At a wedding this past weekend, I was speaking to a person who is the CEO of a multi-national venture capital firm. In addition to retail, financial, and oil company holdings in the US and Europe, he also owns a professional soccer team. When I told him about my business, he mentioned that he was somewhat familiar with it, having dealt with a guy who tried to sell him the .com of his full name for $20,000 (his name is not common at all, and all Google results for his name are for him). He didn’t outwardly say it, but I could tell he didn’t think domain investing is a legitimate business.
When I explain what I do to people I don’t know, I find that people either have no clue about the domain industry or they have a negative opinion about it. I frequently find myself defending our industry to people I meet, explaining that the domain names I own are generic names that don’t infringe on other brands. It’s frustrating that misdeeds in the past still affect us today.

Registrars Should Help Prevent Cybersquatting

In the United States, smoking is perfectly legal for people who are 18 years of age or older. Likewise, it is perfectly legal to consume alcohol if you are 21 years of age or older. Corner stores and supermarkets are required to check the identification of anyone trying to buy one of these products if they look younger than a certain age. There are also notices on the packaging explaining the health risks of consuming these products. Of course people still do consume the products after reading the warning labels, but the government lets them know the risk and gives them something to think about.
As it stands right now, knowingly profiting off of the trademark and goodwill of a company via domain name is against the Lanham Act and can lead to penalties of up to $100,000 per domain name. Also as it stands right now, this fact may not be known by thousands of domain registrants who knowingly register infringing domain names each day, but unknowingly break the law.
When I first entered the domain business, I frequently heard stories about the Internet pioneers who registered domain names of major brands before those brands thought to register them on their own. They were frequently rewarded with large sums of money from the brand owner, as Internet law was still fuzzy, and owning a generic domain name like, or wasn’t against any laws. If a person does not know that they aren’t permitted to sell a domain name that includes the word Microsoft to the company named Microsoft, they may register the domain name with that intent. While seasoned domain investors know the law, unseasoned buyers may think what they are doing is legitimate.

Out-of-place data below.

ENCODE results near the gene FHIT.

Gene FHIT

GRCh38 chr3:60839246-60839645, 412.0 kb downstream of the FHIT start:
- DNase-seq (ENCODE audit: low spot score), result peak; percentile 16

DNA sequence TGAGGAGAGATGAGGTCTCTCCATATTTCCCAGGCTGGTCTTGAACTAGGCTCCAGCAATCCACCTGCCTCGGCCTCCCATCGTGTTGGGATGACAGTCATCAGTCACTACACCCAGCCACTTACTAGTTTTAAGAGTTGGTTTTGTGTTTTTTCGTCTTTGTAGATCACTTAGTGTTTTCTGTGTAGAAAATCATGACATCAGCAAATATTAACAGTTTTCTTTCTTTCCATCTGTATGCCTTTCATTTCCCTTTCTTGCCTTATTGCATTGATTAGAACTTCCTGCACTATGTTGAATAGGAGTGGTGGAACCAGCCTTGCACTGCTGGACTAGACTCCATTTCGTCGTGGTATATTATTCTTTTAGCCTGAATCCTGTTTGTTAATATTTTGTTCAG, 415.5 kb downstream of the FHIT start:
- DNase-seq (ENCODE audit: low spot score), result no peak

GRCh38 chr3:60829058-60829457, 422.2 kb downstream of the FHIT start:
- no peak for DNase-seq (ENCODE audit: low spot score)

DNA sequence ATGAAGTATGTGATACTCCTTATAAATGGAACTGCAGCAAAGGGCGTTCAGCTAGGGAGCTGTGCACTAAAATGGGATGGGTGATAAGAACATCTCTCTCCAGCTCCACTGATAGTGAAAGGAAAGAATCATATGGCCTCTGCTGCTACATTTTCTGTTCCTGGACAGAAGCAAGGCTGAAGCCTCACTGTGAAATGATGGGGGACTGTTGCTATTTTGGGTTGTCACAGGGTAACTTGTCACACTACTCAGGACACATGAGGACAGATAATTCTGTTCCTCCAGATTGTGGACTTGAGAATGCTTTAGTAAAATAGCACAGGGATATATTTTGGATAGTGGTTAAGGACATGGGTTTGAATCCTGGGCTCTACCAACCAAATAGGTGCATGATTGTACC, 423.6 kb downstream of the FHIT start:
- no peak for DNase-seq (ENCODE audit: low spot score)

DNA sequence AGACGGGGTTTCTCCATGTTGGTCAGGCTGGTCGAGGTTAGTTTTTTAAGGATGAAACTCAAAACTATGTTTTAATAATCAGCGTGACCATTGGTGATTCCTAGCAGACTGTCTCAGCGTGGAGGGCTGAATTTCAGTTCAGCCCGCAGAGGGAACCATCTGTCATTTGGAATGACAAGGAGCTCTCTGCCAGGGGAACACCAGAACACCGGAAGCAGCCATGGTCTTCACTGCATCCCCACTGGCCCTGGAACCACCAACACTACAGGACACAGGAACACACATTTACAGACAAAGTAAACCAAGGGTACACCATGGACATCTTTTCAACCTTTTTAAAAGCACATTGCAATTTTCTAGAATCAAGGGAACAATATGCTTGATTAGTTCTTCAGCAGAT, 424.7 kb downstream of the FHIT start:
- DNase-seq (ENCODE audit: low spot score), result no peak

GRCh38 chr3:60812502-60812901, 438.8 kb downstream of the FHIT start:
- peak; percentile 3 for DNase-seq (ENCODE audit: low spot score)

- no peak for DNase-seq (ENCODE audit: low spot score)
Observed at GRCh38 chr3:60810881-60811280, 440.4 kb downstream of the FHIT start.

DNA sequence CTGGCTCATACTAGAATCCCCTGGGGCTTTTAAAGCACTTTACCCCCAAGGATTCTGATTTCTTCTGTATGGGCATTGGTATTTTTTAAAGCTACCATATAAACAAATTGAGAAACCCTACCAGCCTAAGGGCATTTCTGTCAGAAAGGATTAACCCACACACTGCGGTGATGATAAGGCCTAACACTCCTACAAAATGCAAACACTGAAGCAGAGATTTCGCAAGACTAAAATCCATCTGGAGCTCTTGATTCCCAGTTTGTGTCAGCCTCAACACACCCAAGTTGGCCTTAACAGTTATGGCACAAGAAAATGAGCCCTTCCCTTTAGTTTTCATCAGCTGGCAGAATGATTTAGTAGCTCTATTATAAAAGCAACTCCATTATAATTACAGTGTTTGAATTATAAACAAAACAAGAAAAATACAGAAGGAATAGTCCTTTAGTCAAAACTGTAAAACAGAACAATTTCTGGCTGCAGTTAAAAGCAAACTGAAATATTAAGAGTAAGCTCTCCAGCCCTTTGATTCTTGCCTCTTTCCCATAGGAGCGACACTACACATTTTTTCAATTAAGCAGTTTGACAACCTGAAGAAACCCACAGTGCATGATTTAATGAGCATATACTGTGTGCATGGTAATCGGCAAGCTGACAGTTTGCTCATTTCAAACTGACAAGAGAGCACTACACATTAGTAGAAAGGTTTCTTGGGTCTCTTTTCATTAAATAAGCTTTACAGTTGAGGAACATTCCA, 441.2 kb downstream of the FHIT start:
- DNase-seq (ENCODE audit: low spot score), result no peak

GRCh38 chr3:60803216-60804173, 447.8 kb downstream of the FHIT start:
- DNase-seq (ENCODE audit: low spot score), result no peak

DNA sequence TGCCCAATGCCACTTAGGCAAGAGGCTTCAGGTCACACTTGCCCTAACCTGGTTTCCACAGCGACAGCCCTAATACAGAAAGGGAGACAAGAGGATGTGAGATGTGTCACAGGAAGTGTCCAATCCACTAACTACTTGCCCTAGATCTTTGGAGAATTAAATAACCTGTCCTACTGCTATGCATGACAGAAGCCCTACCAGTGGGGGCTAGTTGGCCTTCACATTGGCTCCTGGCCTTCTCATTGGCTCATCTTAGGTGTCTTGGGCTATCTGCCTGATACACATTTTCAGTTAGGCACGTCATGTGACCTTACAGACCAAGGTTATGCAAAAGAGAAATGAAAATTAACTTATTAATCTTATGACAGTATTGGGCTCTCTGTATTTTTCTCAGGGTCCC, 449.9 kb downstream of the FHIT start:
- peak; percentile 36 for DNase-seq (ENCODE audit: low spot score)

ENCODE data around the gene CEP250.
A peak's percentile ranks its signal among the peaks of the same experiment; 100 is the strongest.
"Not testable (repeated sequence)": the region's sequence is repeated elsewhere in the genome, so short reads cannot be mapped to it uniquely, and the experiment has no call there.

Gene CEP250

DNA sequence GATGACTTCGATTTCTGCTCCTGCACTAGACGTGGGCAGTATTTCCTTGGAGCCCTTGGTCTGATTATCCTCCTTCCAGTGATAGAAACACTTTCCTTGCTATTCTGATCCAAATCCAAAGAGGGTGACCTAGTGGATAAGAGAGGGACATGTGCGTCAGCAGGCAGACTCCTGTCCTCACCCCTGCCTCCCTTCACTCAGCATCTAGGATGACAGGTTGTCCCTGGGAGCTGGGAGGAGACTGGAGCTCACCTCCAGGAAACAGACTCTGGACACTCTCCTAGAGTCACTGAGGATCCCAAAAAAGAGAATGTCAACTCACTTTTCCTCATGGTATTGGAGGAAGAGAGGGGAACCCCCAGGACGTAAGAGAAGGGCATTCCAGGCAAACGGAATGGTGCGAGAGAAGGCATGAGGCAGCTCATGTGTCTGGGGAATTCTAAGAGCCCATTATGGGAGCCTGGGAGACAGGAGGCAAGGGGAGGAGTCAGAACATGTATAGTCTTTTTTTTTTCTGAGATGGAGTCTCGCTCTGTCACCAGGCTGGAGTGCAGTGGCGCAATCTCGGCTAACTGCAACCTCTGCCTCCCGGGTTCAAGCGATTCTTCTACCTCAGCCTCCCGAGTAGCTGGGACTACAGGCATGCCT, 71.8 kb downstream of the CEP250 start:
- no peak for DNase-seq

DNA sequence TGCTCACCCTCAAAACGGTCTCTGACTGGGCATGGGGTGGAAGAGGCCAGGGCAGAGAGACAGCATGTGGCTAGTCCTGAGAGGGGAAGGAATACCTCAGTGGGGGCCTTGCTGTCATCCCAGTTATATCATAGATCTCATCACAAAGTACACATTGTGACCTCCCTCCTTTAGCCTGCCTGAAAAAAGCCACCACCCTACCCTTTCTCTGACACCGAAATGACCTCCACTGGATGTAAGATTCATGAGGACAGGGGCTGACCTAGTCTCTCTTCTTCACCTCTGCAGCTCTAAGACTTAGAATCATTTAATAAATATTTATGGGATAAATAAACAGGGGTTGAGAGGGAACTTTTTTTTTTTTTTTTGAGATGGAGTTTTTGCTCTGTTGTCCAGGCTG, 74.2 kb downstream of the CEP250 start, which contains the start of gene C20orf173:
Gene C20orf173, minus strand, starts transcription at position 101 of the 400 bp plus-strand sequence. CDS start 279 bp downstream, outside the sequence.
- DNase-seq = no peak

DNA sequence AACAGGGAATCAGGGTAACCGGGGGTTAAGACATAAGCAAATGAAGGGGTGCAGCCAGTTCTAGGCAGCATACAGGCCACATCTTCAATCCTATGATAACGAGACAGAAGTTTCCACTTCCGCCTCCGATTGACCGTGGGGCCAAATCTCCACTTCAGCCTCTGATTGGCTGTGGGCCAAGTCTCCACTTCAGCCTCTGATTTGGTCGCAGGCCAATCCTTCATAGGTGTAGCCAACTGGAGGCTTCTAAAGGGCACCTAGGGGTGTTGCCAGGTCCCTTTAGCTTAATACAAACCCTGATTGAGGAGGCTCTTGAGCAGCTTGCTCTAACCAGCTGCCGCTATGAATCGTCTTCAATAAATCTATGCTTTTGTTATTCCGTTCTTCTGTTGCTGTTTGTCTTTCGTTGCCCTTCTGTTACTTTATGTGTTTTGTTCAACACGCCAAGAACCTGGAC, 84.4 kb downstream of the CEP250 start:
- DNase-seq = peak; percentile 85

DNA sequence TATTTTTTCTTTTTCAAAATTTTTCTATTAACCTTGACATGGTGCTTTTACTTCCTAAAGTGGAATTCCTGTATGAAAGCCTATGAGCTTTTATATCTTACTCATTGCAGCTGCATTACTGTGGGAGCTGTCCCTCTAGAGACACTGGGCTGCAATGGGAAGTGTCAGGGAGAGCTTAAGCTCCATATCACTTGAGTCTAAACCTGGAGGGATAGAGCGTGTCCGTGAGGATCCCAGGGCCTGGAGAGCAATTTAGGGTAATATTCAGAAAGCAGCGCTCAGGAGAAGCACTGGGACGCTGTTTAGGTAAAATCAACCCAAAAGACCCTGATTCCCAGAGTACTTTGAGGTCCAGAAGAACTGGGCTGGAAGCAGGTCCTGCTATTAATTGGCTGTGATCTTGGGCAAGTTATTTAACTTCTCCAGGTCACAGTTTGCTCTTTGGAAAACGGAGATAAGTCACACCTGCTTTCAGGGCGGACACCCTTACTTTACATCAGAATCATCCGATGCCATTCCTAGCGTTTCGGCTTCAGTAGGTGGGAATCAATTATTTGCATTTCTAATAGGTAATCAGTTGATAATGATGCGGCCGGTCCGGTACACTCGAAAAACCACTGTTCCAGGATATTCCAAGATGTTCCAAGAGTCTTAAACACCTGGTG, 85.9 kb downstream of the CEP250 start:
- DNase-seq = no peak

I will be the first to admit that I registered a few domain names that may have infringed on brands while I was in graduate school when I first started out investing in domain names. Little did I know, there were laws against doing this – and this was in 2003! I am very fortunate that I never faced any penalties for doing this, and since learning about the Lanham Act, I haven’t knowingly registered an infringing domain name because I don’t have the stomach to worry about potential legal issues. No, I am not better than anyone else, but the knowledge of the law and knowledge of the stiff penalties encouraged me to stick to very defensible generic domain names.
With cybersquatting continuing to grow and be reported in the mainstream press, I think we need to begin to hold the registrars somewhat accountable. Sure it would be impossible to completely prohibit people from registering infringing domain names because who is to say what is infringing or not. However, I think the registrars should provide a notice at the checkout stage of domain registration if a person is about to buy a domain name that probably contains a famous mark. I said this same thing back in July, but as cybersquatting continues to grow, now is the time to reiterate it.
I don’t think registrars should disallow someone from registering a domain name with a famous mark as that would be utterly subjective. But I do think they should put a notice about the Lanham Act, in case a person is unaware of the ramifications of owning an infringing domain name. It is scary to think that a $7.00 domain registration can cause a $100,000 lawsuit.
Registrars should at least give notice to their customers. At a time when the domain industry is facing tumult from outsiders, domain registrars should at least do something to help protect and inform their registrants, rather than simply take their money and not care what happens after. I know this is a stretch, as we have seen some registrars automatically offer up advertising on domain names that are simply parked on their servers, and they don’t seem to pay attention to whether they are monetizing a trademarked domain name or not. It’s a stretch, but it’s time domain registrars become more accountable.